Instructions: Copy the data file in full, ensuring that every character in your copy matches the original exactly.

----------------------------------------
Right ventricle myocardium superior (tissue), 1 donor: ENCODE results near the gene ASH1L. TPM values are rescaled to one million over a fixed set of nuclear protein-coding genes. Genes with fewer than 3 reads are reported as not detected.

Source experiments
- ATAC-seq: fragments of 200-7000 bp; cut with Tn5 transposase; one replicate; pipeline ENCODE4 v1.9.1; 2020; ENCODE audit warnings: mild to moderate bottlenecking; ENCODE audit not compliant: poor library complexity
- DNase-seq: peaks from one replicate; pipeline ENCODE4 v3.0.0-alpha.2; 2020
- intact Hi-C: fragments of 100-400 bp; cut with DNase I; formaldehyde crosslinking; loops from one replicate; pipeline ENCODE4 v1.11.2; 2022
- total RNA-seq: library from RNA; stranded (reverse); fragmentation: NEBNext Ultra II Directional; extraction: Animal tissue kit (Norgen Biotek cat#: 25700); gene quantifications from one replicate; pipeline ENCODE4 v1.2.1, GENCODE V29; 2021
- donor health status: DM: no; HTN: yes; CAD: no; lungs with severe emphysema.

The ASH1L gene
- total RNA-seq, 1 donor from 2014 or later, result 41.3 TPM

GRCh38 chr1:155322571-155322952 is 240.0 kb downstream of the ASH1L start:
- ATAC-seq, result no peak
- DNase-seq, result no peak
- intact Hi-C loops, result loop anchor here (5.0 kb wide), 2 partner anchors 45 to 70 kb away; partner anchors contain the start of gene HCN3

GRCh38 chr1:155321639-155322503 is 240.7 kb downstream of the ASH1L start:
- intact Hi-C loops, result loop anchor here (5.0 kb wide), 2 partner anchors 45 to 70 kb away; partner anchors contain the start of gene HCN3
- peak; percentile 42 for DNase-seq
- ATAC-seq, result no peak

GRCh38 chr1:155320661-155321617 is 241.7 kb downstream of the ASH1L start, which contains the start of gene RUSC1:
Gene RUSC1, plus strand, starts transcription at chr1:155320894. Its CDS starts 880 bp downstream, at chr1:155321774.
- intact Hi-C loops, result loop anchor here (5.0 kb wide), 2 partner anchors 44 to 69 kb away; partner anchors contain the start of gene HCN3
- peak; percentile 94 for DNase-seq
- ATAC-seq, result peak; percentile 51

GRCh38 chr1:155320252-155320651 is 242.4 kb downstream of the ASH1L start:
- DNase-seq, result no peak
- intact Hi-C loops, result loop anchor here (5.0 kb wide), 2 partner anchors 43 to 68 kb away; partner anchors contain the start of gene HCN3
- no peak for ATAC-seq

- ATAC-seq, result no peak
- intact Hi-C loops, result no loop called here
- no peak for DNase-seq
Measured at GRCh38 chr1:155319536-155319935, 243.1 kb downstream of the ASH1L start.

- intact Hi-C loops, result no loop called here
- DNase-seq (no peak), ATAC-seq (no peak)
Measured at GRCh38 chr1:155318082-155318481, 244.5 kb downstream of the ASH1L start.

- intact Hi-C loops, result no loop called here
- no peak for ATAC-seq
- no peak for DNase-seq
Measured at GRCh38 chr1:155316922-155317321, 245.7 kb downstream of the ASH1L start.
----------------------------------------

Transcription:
Right ventricle myocardium superior (tissue), 1 donor: ENCODE results near the gene ASH1L. TPM values are rescaled to one million over a fixed set of nuclear protein-coding genes. Genes with fewer than 3 reads are reported as not detected.

Source experiments
- ATAC-seq: fragments of 200-7000 bp; cut with Tn5 transposase; one replicate; pipeline ENCODE4 v1.9.1; 2020; ENCODE audit warnings: mild to moderate bottlenecking; ENCODE audit not compliant: poor library complexity
- DNase-seq: peaks from one replicate; pipeline ENCODE4 v3.0.0-alpha.2; 2020
- intact Hi-C: fragments of 100-400 bp; cut with DNase I; formaldehyde crosslinking; loops from one replicate; pipeline ENCODE4 v1.11.2; 2022
- total RNA-seq: library from RNA; stranded (reverse); fragmentation: NEBNext Ultra II Directional; extraction: Animal tissue kit (Norgen Biotek cat#: 25700); gene quantifications from one replicate; pipeline ENCODE4 v1.2.1, GENCODE V29; 2021
- donor health status: DM: no; HTN: yes; CAD: no; lungs with severe emphysema.

The ASH1L gene
- total RNA-seq, 1 donor from 2014 or later, result 41.3 TPM

GRCh38 chr1:155322571-155322952 is 240.0 kb downstream of the ASH1L start:
- ATAC-seq, result no peak
- DNase-seq, result no peak
- intact Hi-C loops, result loop anchor here (5.0 kb wide), 2 partner anchors 45 to 70 kb away; partner anchors contain the start of gene HCN3

GRCh38 chr1:155321639-155322503 is 240.7 kb downstream of the ASH1L start:
- intact Hi-C loops, result loop anchor here (5.0 kb wide), 2 partner anchors 45 to 70 kb away; partner anchors contain the start of gene HCN3
- peak; percentile 42 for DNase-seq
- ATAC-seq, result no peak

GRCh38 chr1:155320661-155321617 is 241.7 kb downstream of the ASH1L start, which contains the start of gene RUSC1:
Gene RUSC1, plus strand, starts transcription at chr1:155320894. Its CDS starts 880 bp downstream, at chr1:155321774.
- intact Hi-C loops, result loop anchor here (5.0 kb wide), 2 partner anchors 44 to 69 kb away; partner anchors contain the start of gene HCN3
- peak; percentile 94 for DNase-seq
- ATAC-seq, result peak; percentile 51

GRCh38 chr1:155320252-155320651 is 242.4 kb downstream of the ASH1L start:
- DNase-seq, result no peak
- intact Hi-C loops, result loop anchor here (5.0 kb wide), 2 partner anchors 43 to 68 kb away; partner anchors contain the start of gene HCN3
- no peak for ATAC-seq

- ATAC-seq, result no peak
- intact Hi-C loops, result no loop called here
- no peak for DNase-seq
Measured at GRCh38 chr1:155319536-155319935, 243.1 kb downstream of the ASH1L start.

- intact Hi-C loops, result no loop called here
- DNase-seq (no peak), ATAC-seq (no peak)
Measured at GRCh38 chr1:155318082-155318481, 244.5 kb downstream of the ASH1L start.

- intact Hi-C loops, result no loop called here
- no peak for ATAC-seq
- no peak for DNase-seq
Measured at GRCh38 chr1:155316922-155317321, 245.7 kb downstream of the ASH1L start.